The CREST established collaborative research programs and has put forth a strong effort to foster scientific advances by bringing together researchers and educators and creating intellectual synergy among scientists and engineers. The collaboration includes NCCU, NASA, NREL, CSM (nanostructures and photovoltaics project 1), CCMR (nanostructure characterization, development of biochemical detector and IR sensor), Jefferson National Laboratory (JLab) (on material formation, few body calculations, hypernuclear physics, and development of the world's most intensive positron beam), the National Renewable Energy Laboratory (NREL) (photovoltaics theory and material characterizations), local centers at Duke University (material formation and meta-materials), UNC, NCSU, and Shaw University (photovoltaics); local community colleges Wake Technical Community College and Durham Technical Community College (education). The goal of the CREST is to develop a program that will include cutting edge facilities for fundamental and applied multidisciplinary material research and an outstanding scientific and educational program built through strong collaborations between members.
The CREST experimental program is based on the unique nanostructure deposition system available at NCCU that includes ultrafast Pulsed Laser Deposition (PLD) and pulsed electron deposition (PED) that is enhanced with Pulsed Free Electron Laser Deposition (PFELD) at nearby Duke FEL facility and (PFELD) at Jefferson National Laboratory that are available to our group. Our system is unique in the sense that it allows for picosecond to femtosecond deposition with two types of pulsed beams, electrons and photons, which have the same overall intensity and pulse width. The Duke FEL has the broadest tuning range of any FEL, with output tunable from 15 micrometers to 150 nanometers, and the JLab FEL is the world's most powerful FEL (up to 10 kW). The pulsed width of both FELs is also in the picosecond region that allows for unique systematic studies of the material deposition. We started the first systematic study in which the beam wavelength and energy will be systematically changed in such broad range, while holding all other deposition parameters constant. Through collaboration with Fisk University, which has nanosecond pulsed width PLD, we will also study the impact of the pulse duration from the femtosecond to nanosecond range. This study will be feasible due to fact that the ultra high vacuum deposition chamber at NCCU has the same parameters as that in Fisk, since it is built through collaborative efforts.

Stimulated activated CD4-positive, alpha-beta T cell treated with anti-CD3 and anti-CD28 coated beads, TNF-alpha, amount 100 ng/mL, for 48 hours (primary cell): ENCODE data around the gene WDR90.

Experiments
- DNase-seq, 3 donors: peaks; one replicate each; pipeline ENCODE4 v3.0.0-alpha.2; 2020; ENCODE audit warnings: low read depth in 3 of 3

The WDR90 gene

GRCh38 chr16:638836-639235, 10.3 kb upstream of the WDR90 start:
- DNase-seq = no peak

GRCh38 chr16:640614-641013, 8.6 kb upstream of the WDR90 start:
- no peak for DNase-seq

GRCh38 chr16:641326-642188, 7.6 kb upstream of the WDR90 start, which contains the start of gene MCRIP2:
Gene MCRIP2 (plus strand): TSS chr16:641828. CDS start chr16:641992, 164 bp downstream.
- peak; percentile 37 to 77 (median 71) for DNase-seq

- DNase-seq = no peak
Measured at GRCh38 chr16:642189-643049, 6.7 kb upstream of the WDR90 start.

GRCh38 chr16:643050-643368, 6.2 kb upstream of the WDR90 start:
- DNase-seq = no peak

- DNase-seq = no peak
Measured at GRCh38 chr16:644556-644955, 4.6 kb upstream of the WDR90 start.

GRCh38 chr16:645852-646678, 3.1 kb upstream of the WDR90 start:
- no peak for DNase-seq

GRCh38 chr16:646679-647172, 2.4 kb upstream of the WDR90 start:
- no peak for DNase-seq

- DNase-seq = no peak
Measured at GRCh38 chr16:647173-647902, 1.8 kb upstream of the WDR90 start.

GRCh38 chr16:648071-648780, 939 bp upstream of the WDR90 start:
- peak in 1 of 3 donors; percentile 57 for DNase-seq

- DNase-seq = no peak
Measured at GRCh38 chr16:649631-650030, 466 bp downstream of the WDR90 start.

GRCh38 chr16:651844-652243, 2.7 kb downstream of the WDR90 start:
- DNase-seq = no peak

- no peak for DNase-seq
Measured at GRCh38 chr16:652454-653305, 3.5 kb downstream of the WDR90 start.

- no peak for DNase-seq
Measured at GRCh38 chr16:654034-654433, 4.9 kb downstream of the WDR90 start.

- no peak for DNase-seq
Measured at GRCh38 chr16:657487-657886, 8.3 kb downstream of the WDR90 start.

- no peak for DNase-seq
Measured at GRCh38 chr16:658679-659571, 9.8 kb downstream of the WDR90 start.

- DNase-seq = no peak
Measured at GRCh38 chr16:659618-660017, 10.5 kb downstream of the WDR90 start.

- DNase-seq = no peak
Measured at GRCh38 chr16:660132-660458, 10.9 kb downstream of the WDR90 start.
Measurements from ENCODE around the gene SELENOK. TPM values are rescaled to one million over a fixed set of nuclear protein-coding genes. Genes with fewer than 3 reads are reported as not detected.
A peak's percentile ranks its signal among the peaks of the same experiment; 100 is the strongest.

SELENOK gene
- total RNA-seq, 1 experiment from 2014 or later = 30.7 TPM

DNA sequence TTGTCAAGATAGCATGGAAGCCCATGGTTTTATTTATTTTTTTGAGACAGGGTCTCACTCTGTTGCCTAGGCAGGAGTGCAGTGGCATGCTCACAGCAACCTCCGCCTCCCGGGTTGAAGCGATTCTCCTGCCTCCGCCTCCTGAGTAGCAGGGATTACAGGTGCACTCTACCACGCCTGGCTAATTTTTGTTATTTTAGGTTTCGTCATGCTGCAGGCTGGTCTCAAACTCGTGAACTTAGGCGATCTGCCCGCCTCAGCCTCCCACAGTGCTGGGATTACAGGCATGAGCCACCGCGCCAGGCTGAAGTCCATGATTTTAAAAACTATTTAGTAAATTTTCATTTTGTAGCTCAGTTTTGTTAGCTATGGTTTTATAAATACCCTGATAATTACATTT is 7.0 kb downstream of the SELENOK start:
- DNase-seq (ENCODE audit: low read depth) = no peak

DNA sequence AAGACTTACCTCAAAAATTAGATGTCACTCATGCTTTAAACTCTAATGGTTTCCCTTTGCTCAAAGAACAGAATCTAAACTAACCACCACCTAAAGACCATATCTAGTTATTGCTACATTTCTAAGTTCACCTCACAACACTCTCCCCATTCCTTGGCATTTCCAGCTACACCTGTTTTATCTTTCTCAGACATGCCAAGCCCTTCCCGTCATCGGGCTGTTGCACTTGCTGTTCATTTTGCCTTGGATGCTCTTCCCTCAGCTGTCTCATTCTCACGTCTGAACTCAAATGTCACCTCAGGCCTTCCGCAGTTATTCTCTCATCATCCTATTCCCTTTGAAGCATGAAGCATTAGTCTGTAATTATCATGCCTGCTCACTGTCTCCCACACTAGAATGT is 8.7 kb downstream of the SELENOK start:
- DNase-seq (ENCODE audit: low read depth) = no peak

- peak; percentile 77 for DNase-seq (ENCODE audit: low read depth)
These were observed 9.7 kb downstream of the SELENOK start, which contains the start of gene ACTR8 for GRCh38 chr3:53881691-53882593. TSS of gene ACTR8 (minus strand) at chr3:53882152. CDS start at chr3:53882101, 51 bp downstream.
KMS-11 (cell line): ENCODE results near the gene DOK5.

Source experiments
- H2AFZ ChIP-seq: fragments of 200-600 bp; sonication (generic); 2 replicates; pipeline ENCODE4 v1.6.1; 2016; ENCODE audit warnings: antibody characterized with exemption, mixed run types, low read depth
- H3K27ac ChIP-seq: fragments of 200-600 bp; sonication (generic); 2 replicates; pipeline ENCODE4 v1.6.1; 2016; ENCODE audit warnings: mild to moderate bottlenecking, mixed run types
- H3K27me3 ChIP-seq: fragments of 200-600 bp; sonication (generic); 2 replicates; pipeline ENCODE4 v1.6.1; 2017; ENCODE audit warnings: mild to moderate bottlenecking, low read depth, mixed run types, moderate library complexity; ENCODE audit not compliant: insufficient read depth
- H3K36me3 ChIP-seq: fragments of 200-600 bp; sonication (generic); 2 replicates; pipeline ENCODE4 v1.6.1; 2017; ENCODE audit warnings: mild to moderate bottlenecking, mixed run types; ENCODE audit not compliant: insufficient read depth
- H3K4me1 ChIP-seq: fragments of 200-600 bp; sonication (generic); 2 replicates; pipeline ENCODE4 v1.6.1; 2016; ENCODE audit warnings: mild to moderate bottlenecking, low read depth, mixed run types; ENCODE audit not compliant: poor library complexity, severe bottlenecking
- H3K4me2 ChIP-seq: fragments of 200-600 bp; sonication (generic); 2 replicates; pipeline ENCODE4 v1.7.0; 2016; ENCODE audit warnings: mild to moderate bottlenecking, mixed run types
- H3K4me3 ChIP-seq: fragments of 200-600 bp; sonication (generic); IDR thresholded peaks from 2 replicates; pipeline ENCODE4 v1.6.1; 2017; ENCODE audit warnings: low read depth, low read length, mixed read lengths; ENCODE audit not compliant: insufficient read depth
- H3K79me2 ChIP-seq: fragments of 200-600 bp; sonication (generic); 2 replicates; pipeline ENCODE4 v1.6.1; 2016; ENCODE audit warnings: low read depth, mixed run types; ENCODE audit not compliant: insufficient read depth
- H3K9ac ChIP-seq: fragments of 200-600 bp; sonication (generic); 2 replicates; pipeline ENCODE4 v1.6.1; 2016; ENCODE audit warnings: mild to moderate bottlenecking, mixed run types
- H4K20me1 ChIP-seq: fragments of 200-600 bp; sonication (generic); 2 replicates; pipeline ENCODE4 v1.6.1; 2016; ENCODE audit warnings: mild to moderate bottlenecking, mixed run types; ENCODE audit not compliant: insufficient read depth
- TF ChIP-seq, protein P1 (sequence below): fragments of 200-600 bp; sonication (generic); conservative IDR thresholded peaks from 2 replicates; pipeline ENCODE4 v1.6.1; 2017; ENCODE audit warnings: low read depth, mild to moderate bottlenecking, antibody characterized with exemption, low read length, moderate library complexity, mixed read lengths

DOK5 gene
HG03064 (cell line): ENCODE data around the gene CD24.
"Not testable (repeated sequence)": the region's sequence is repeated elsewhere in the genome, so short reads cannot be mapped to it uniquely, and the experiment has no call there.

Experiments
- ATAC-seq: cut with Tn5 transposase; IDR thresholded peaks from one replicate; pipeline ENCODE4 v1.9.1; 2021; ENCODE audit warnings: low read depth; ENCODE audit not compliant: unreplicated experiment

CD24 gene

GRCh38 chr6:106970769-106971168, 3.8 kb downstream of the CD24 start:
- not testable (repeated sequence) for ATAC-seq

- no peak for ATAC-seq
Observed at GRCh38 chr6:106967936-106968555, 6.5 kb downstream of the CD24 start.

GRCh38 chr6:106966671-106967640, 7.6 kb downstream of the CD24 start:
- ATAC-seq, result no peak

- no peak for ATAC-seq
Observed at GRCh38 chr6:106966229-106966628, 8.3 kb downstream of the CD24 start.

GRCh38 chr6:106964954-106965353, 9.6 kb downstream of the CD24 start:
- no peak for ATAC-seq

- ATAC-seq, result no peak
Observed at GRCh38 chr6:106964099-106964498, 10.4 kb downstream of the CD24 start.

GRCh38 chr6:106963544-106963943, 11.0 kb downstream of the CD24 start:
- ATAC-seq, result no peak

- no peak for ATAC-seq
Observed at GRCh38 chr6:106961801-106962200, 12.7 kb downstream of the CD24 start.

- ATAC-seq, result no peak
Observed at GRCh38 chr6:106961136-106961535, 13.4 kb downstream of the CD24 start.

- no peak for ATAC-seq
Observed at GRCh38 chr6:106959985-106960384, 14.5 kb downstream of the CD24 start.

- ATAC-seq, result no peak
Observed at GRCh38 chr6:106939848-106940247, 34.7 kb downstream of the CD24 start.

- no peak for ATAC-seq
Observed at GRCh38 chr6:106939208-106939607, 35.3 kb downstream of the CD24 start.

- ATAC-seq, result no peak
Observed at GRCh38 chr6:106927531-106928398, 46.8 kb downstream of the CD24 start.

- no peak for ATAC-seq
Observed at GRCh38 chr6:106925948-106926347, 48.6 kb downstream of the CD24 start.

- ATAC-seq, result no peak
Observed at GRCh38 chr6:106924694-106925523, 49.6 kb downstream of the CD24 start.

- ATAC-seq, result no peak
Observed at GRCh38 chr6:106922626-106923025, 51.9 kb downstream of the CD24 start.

During this year, one of the main goals was to increase the depth of existing materials research at NCCU focused on the development of novel nanoscale materials for advanced devices. The major component of this program leverages the previous development of experimental and theoretical tools at NCCU for rapid modeling and fabrication of nanoscale materials outside of boundaries imposed by conventional fabrication methods. A unique ultrafast pulsed laser deposition (PLD) / pulsed electron deposition (PED) facility at NCCU, which produces plumes of ablated materials with stoichiometries identical to those of the target, have been used to systematically study complex ternary / quaternary III-V and chalcopyrite semiconductor quantum dots (QDs) and nanowires (NWs) that are anticipated to play an important role in the development of advanced photovoltaic cells and sensors. The complexity of these little studied semiconductors provides additional degrees of freedom to tune bandgaps, lattice constants and carrier effective masses, enabling production of materials with properties tailored for specific applications.
Collaboration with Cornell and the Colorado School of Mines that we established during this year provided us with an additional access to expertise in nanostructure characterization, fabrication of prototype device heterostructures featuring nanomaterials, device processing and device characterization that are not available at NCCU. Previous work at NCCU, which featured only limited characterization of QD monolayers, has been thus extended to studies of QD size/composition – optoelectronic property correlations and the properties of QDs and NWs in realistic device heterostructures.
Theoretical modeling of the electronic structure and carrier dynamics of QDs and NWs complements the experimental research. Synergy between computational simulations and experiments – theoretical efforts provide guidance for material selection and aid in the understanding of experimental data, while experimental results allow fine tuning of theoretical models – has been exploited to provide new insights into the dependence of material properties on composition and size. This program also supported the seed projects to foster other related innovative materials research at NCCU that can benefit significantly from the infrastructure developed through this CREST project. Initial seed projects are based on: free electron laser modification and study of amorphous and nanocrystalline thin films and integration of these films with nanostructures; fabrication and characterization of photonic metal nanostructures for control and guidance of light; and investigation into the mechanisms of millimeter wave absorption by wide bandgap semiconductors.
Collaboration with NASA and Jefferson National Laboratory includes development of two new linearly polarized photons polarimeter prototypes that will have an analyzing power and efficiency of 10% for E up to 250 MeV; one based on pair production on the nucleus and another on triplet production on electrons.